Murphy notes that the Nokia project is similar to a commercially available application in Japan by a company called Geovector. The Geovector software lets a person search for businesses near his or her location, and then it provides a series of arrows to direct him or her to, say, a coffee shop. But, Murphy says, the application does not annotate a scene on a mobile screen like MARA does. This see-through annotation makes it possible to view objects on the phone that are purely virtual, he says, like an information marker in the middle of a pavilion, or a work of virtual art overlaid on the side of a building.
Salil Pradan, the chief technologist of RFID at Hewlett Packard (HP), based in Palo Alto, CA, is encouraged that Nokia, a major phone manufacturer, is putting effort into research such as MARA. Pradan worked on a similar mobile-phone project at HP called Websign that began about six years ago but is no longer active. “We always believed that this kind of augmented reality with a cell phone is the way to move forward,” he says. “I’m glad to see people like Nokia getting into that space.”
Pradan says that the truly interesting applications will arise when the technology is opened up to software developers outside of Nokia so they can modify it to fit their needs.
Letting developers play with a commercial version of technology based on MARA could be feasible, says Murphy. After all, he says, the programming tools are already available for creating location-based applications that use GPS in the Nokia Series60 platform. “Hypothetically, if orientation and heading sensors were also to be embedded in the platform, one could imagine they could be made available to developers in a similar manner,” he says.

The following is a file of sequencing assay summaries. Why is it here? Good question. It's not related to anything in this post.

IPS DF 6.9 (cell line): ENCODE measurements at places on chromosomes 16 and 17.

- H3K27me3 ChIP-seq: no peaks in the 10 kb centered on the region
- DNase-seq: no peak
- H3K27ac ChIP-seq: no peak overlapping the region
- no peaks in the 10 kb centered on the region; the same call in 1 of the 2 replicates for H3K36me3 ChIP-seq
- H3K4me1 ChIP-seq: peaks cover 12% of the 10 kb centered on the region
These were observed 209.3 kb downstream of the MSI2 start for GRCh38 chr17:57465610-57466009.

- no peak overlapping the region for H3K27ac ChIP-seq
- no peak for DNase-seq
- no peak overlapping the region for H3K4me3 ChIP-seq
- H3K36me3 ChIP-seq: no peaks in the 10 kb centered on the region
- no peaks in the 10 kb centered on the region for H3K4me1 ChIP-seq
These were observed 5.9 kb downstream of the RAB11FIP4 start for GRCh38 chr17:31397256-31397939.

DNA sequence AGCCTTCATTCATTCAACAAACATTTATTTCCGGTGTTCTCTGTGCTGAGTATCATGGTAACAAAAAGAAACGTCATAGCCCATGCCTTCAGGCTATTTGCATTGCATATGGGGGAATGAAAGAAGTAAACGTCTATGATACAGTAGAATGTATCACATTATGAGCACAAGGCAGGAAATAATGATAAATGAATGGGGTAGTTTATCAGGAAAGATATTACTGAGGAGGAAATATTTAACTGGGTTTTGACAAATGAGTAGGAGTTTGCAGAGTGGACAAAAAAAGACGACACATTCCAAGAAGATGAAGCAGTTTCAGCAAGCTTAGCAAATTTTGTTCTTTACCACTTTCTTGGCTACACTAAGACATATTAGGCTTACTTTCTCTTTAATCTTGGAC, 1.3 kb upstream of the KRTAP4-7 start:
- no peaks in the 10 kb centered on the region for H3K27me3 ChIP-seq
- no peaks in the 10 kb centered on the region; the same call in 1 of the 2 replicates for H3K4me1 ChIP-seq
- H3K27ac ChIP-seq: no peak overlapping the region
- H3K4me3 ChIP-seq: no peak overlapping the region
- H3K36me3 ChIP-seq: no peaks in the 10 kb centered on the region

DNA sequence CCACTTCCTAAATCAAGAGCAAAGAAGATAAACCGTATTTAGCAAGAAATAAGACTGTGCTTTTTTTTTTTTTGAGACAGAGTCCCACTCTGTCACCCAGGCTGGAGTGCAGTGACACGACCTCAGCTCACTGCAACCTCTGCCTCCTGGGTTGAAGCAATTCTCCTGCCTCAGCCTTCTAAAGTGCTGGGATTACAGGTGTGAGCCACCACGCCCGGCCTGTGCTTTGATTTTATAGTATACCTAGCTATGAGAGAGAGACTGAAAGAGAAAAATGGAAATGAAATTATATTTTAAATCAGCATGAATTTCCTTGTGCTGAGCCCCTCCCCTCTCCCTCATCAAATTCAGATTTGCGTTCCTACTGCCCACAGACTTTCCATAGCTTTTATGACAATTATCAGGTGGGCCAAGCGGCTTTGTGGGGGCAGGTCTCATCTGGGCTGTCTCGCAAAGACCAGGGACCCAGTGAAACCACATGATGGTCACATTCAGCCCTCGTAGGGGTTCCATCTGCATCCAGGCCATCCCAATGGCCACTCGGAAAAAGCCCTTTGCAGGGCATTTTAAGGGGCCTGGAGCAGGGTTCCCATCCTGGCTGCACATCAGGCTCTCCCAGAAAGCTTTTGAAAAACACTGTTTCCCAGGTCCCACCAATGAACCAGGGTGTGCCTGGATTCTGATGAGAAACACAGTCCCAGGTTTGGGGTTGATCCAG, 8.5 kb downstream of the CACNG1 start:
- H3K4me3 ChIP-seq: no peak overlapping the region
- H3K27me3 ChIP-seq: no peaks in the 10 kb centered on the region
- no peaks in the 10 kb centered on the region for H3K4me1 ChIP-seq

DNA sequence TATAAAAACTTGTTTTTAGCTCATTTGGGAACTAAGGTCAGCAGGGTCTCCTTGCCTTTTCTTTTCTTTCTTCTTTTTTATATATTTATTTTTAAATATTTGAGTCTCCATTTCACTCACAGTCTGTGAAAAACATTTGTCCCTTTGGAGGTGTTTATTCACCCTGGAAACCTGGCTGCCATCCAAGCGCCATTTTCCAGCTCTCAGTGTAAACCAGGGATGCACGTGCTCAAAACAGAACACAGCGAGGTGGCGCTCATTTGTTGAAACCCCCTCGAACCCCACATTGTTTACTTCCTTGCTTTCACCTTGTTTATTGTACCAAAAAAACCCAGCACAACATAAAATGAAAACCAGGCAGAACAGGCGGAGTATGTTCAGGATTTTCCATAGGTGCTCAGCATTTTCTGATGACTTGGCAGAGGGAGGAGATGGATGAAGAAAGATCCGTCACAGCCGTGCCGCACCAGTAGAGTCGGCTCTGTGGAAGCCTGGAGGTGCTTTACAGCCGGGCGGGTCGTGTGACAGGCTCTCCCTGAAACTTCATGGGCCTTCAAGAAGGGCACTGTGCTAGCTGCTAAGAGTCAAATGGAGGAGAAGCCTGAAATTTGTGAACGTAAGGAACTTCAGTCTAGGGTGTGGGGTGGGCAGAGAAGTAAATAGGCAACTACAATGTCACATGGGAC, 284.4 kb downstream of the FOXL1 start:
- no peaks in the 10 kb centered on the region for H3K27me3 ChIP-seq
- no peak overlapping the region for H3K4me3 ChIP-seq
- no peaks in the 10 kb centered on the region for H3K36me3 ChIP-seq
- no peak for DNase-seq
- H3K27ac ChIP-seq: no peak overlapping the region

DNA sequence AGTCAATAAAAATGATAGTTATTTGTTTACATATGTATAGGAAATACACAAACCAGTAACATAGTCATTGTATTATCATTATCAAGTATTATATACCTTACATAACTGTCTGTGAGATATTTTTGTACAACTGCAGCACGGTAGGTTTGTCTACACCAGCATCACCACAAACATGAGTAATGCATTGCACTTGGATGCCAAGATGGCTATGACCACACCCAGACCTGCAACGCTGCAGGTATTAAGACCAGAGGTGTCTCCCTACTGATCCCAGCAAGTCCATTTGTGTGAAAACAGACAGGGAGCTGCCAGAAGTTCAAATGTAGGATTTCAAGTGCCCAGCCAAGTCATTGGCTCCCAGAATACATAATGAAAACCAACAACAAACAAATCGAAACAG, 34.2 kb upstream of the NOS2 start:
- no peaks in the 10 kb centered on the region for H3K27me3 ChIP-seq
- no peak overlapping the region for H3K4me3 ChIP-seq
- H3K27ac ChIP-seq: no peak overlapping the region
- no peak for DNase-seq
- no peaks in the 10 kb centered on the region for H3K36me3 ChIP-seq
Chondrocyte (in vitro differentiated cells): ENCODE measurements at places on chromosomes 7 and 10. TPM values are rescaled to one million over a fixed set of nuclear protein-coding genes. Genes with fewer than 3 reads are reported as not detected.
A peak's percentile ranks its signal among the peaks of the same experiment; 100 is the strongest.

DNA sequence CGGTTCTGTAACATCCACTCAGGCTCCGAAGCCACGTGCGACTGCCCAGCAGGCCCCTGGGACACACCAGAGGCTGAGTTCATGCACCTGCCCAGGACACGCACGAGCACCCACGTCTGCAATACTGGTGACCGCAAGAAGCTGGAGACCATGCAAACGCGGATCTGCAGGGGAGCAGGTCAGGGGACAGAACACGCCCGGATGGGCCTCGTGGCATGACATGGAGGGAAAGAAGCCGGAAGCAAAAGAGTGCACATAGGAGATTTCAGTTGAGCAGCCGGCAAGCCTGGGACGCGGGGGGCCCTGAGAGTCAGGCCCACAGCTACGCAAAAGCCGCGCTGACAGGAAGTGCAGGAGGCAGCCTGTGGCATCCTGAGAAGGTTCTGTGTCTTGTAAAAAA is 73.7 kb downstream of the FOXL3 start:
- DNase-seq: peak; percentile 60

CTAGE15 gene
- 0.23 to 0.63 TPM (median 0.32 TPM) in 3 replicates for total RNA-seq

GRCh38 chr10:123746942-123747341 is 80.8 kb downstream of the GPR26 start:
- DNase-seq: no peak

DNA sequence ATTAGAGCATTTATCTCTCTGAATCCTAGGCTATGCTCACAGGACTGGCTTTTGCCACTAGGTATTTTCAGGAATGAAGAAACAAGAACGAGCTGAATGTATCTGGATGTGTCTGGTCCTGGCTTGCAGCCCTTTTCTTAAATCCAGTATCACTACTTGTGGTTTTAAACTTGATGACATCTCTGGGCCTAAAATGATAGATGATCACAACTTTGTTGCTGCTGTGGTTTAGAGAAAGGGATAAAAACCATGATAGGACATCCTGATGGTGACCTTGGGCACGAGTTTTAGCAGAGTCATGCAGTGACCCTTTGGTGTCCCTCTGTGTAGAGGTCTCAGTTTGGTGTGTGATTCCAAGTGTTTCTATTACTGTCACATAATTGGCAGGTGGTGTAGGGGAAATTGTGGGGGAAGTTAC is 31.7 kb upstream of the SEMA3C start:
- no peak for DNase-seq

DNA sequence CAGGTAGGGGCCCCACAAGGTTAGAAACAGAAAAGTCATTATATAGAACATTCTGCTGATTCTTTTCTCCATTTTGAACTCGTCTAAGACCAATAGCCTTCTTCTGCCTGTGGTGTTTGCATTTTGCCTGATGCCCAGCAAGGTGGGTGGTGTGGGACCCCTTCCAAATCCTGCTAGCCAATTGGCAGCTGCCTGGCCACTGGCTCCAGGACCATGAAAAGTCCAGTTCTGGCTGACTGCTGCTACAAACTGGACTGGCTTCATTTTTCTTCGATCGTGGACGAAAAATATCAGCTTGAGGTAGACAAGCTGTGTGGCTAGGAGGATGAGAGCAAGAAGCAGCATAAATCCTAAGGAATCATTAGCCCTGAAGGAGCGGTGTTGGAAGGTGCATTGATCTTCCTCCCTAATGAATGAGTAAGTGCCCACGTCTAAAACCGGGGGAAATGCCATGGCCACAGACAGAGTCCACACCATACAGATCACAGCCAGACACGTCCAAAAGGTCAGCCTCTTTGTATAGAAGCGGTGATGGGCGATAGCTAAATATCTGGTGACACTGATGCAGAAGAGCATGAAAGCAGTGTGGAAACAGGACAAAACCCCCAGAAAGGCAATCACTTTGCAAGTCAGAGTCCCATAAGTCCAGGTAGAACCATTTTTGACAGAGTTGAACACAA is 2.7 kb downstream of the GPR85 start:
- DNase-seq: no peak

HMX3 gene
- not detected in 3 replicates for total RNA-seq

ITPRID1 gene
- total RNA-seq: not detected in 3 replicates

However, at this time, Nokia has no plans to transform MARA into a commercial product. “Creating a prototype and creating a product are very different things,” says Murphy. Some of the challenges are technical: minimizing power consumption in a phone with multiple sensors, and extended use of the camera. And some of the challenges are logistical: addressing privacy issues, and deciding the number and type of objects to maintain in the object database.
If the research did make it into a Nokia product, it would be exciting to see how people would use it, Murphy says. “There are so many possibilities engendered by bringing the Internet to the real world–making people linkable,” he says. “It’s hard to know what would be done with the technology if it were available.”